- (surgery) The scraping away of granulations (from an ulcer etc.) in order to stimulate healing.
1891 October 24, John E. Weeks, “The surgical treatment of granulated lids”, in New York Medical Journal, volume 54, page 456:
- August 18th.—Operation by "grattage" without ether. The pain experienced by the patient was quite severe.
1894, “Progress of Medical Science”, in The American Journal of the Medical Sciences, page 334:
- Among those vaccinated by piqûre (sticking) a very small number only contracted the disease, and in these it was mild, while in those vaccinated by grattage it was, in general, severe.
1897 July 24, J. A. Bach, “The surgical treatment of granular conjunctivitis”, in The Medical News, volume 71, page 110:
- The results obtained by friction or grattage, by tearing the superficial capillaries, as well as the softer pathologic elements, will cause local depletion and will greatly improve circulation and absorption.
- (art) A technique popularized by Max Ernst involving scraping at dried paint in order to form patterns.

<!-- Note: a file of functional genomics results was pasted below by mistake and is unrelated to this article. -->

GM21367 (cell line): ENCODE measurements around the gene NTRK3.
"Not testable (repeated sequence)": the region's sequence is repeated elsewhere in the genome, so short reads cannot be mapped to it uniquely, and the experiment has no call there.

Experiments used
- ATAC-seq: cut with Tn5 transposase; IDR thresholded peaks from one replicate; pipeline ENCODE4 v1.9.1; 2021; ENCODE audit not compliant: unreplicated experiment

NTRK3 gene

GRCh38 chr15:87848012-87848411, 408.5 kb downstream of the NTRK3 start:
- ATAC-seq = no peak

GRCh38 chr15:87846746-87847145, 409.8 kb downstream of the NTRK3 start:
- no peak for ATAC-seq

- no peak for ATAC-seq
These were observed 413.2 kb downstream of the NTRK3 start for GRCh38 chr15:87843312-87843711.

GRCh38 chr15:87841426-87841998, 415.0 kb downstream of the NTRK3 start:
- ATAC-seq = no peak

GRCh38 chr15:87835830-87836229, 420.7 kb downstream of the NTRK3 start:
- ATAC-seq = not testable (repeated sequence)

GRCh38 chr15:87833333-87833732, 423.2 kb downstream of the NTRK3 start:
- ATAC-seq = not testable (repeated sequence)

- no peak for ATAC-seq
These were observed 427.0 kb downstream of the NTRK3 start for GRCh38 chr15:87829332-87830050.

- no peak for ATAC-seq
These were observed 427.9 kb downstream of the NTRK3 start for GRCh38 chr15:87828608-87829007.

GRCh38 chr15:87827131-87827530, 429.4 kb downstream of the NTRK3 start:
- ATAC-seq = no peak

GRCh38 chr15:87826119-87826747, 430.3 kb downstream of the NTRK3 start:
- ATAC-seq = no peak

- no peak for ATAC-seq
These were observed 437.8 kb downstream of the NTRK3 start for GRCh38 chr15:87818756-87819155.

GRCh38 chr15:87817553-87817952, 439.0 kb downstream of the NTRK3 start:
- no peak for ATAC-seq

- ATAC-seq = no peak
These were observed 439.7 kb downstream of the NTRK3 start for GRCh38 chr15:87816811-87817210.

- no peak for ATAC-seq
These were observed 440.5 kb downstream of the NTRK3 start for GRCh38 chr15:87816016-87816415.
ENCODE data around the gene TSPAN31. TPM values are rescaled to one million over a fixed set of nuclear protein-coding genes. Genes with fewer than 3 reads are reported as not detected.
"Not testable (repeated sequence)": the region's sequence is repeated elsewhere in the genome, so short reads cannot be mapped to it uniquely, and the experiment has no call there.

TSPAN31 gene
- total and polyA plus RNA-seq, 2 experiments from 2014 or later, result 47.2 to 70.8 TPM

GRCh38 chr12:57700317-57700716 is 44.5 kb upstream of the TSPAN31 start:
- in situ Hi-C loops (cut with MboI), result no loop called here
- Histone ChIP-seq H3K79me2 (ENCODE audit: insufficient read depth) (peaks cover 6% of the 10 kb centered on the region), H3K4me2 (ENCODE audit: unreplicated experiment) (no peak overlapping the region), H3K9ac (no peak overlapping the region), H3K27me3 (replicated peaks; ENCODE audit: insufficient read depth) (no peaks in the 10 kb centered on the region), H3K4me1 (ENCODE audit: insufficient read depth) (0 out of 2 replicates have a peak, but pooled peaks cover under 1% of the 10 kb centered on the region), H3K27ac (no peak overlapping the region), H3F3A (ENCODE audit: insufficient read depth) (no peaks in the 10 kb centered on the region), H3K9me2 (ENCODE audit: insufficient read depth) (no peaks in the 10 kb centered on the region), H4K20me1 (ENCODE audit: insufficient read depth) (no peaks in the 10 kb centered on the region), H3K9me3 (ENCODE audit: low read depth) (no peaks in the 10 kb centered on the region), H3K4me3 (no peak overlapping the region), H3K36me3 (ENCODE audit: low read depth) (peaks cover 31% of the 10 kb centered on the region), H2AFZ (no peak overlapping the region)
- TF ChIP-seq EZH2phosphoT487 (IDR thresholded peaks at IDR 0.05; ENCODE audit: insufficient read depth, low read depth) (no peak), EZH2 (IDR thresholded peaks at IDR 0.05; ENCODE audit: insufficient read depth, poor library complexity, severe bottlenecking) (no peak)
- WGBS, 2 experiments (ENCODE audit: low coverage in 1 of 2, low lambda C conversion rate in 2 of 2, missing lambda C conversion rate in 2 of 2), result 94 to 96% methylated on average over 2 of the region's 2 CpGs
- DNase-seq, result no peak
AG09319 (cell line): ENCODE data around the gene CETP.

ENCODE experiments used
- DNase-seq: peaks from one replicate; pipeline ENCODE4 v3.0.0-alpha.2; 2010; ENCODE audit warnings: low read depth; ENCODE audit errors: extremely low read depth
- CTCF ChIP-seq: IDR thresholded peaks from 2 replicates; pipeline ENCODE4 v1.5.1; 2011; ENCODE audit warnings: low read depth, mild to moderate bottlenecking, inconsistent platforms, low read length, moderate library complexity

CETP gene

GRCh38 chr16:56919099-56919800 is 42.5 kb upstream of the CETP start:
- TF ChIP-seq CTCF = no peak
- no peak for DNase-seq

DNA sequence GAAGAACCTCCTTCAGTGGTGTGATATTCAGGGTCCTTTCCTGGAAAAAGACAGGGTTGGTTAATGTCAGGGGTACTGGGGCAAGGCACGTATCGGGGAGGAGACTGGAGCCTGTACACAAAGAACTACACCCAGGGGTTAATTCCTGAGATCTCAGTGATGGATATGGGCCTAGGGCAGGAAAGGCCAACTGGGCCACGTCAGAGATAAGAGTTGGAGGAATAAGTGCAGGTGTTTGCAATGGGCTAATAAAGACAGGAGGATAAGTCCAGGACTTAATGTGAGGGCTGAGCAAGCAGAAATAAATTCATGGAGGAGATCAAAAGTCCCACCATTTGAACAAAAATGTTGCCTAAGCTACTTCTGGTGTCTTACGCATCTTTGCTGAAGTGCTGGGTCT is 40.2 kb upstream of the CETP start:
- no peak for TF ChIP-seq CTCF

2010, Eran Guter, Aesthetics A-Z, page 25:
- Automatism in art can arise quite deliberately from manual techniques (such as frottage, grattage and decalcomania in the visual arts, algorithmic or statistical procedures in musical composition, or random verbal collages in poetry) or accidentally from altered states of consciousness (for example, intoxication, hallucination, trance and ecstasy).
2013, M. E. Warlick, Max Ernst and Alchemy: A Magician in Search of Myth, page 193:
- These same forest images appeared when he adapted his frottage technique to the roughly rubbed and scratched painting techniques of grattage.
2013, Ralph Ubl, Prehistoric Future: Max Ernst and the Return of Painting between the Wars:
- They test the possibilities of collage, frottage, grattage, different methods of painting and printing, but also wordplay—and the mutual imitation and intersection ofthese devices.